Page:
Planning for retirement requires setting goals for your future, examining investment options, and considering tax implications.
Careful retirement planning is a must for wealth preservation, especially when considering extended lifespans, economic unpredictability, and shifting familial goals. However, you may be grappling with a range of challenges, from deciphering the myriad different investment options to aligning your current needs with your long-term retirement goals.
We all need accessible strategies for retirement planning, tailored to our different life stages and financial situations. This post delves into the pivotal role of retirement planning, covering how to set goals, explore investment options, harness the right strategies, and manage risks.
Assessing your needs for retirement
First, get crystal clear on your retirement goals. Otherwise, you won’t know how much you’ll need when retirement comes. Consider the monthly expenses you’ll likely have in retirement (a mortgage, children’s higher education, recurring bills, etc.) and whether you’ll have more or less funds than you have now. What does that mean for your income requirements?
Also, consider personal goals like investing in real estate, traveling, or downsizing, which will impact your savings approach. You can then begin to estimate how much income you’ll need every month. You can either bring this number to a financial advisor or work with one to figure it out together. They can then help you set up an investment plan to make that number a reality in retirement.
Next, you’re ready to consider investment options.
Exploring retirement investment options
Every investor will have different goals for retirement, so each strategy is different. However, learning about all your options allows you and your advisor to create the right balance to help you achieve desired outcomes and wealth preservation. Here are several common retirement investment options:
- Employer-sponsored plans: These will be the 401(k)s and 403(b)s. These plans are sponsored by an employer, and allow you to avoid paying taxes on contributions now (though you’ll have to pay them later). The contribution limit for 2023 is $22,500, and people over 50 can make an additional contribution of $7,500. People between 60 and 63 can make an additional $10,000 contribution annually starting in 2025. Employers often match your monthly contributions to these plans, which is a major benefit.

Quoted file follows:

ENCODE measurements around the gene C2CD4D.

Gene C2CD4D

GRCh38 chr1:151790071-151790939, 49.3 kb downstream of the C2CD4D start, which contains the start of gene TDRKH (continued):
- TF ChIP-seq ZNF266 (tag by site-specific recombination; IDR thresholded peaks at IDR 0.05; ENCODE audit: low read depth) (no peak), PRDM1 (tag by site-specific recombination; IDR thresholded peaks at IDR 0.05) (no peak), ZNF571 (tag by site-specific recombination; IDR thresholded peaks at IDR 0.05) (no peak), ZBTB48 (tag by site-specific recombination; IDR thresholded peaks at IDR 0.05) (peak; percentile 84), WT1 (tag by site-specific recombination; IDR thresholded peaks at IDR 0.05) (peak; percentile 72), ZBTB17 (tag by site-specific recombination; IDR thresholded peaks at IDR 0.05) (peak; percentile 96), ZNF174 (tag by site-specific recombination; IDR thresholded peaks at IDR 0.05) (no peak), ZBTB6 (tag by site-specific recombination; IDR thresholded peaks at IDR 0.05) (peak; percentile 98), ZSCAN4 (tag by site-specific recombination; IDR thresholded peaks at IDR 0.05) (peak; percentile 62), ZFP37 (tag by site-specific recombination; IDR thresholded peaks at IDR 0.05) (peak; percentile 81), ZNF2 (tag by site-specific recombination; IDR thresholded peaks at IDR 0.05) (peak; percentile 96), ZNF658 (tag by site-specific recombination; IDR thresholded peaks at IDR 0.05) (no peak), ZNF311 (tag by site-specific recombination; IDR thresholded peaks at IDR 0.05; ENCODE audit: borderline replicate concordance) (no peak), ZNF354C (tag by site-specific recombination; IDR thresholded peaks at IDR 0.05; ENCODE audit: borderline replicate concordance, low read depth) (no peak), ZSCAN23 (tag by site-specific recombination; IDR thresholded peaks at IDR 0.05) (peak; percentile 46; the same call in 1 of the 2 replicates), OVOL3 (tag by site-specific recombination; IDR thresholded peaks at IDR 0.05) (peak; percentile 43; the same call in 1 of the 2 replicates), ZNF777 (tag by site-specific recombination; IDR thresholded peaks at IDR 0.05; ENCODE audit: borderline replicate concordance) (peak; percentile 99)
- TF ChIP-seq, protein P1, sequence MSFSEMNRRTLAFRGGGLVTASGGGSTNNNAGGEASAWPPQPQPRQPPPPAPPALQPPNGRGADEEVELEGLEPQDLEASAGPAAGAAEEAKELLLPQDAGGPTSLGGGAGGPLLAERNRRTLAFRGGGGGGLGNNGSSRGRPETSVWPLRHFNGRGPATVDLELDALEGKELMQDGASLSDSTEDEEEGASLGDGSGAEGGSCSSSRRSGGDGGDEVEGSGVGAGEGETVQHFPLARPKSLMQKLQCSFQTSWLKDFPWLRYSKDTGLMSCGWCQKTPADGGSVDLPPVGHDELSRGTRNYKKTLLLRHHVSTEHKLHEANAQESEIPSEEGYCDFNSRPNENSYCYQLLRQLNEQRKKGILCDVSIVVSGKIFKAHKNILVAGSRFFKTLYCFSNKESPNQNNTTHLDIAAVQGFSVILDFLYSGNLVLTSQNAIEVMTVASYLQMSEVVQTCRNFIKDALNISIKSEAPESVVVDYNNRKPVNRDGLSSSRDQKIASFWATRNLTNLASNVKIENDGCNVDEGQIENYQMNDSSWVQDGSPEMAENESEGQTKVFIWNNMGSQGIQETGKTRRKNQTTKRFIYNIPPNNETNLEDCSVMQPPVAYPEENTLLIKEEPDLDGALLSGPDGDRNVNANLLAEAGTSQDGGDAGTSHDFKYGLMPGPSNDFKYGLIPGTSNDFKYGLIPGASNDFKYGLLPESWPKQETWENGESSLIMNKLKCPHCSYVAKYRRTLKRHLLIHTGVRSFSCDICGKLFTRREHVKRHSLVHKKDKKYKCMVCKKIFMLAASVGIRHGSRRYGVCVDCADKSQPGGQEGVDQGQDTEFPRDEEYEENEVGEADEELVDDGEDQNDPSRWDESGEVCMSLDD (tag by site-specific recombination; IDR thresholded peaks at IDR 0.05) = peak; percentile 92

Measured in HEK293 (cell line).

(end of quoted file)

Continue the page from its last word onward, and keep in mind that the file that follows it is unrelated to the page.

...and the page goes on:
- Individual retirement accounts (IRAs): IRAs are flexible savings options. You don’t have to have an employer-sponsored plan and can contribute on your own. For 2023, the annual contribution limit is $6,500 for an IRA, and people over 50 can contribute an extra $1,000. Traditional IRAs allow you to avoid paying taxes on contributions now, but you’ll have to pay taxes on withdrawals later. With a Roth IRA, you pay taxes on your contributions now but avoid taxes on your income in retirement.
- Bonds and cash: If you don’t want to take a lot of risk with the market, cash and bonds are safer savings options. These can be smart choices the closer you get to retirement so you’re not risking big losses.
- Stocks: The stock market is always fluctuating. Investing in stocks means that your money will likely see ups and downs over the years, but it has the potential for significant growth over time.
- Real estate and alternative investments: Many investors decide to diversify with real estate and other alternative investments like art or wine for a fruitful retirement. These alternatives can help you protect your savings from one type of market swing.
Each of these options has different tax implications, so tax planning should be part of your discussion with your Avior tax advisor. These options also have different annual limits and rules for retirement distributions.